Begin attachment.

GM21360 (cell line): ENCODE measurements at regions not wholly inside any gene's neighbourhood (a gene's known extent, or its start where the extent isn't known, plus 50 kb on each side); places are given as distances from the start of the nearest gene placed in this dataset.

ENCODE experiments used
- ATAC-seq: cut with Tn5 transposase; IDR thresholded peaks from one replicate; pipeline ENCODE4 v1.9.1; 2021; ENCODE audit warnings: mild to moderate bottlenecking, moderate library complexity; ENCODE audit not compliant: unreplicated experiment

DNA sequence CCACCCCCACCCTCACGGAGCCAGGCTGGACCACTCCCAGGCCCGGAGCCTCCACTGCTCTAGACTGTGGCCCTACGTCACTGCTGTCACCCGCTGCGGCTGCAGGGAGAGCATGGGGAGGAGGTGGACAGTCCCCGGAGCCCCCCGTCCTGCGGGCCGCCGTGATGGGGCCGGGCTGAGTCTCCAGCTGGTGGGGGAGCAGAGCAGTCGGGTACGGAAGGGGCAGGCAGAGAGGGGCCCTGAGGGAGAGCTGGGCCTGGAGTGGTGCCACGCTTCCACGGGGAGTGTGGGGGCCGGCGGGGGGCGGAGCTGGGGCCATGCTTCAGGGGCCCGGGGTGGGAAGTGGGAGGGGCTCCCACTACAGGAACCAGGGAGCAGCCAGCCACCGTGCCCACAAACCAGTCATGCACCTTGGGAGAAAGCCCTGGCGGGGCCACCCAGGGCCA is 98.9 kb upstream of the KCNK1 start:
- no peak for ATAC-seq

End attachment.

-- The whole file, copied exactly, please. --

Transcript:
GM21360 (cell line): ENCODE measurements at regions not wholly inside any gene's neighbourhood (a gene's known extent, or its start where the extent isn't known, plus 50 kb on each side); places are given as distances from the start of the nearest gene placed in this dataset.

ENCODE experiments used
- ATAC-seq: cut with Tn5 transposase; IDR thresholded peaks from one replicate; pipeline ENCODE4 v1.9.1; 2021; ENCODE audit warnings: mild to moderate bottlenecking, moderate library complexity; ENCODE audit not compliant: unreplicated experiment

DNA sequence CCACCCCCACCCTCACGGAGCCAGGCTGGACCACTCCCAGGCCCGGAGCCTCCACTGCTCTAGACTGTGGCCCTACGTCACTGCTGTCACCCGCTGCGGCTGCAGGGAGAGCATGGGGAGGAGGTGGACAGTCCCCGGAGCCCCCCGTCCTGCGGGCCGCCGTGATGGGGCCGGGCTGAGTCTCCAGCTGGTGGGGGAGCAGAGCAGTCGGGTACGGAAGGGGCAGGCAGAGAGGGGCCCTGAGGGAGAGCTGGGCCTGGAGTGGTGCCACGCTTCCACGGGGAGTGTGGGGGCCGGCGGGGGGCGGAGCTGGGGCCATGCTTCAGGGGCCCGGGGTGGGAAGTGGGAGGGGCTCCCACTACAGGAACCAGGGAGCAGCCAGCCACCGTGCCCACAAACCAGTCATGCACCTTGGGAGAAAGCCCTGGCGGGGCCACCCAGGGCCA is 98.9 kb upstream of the KCNK1 start:
- no peak for ATAC-seq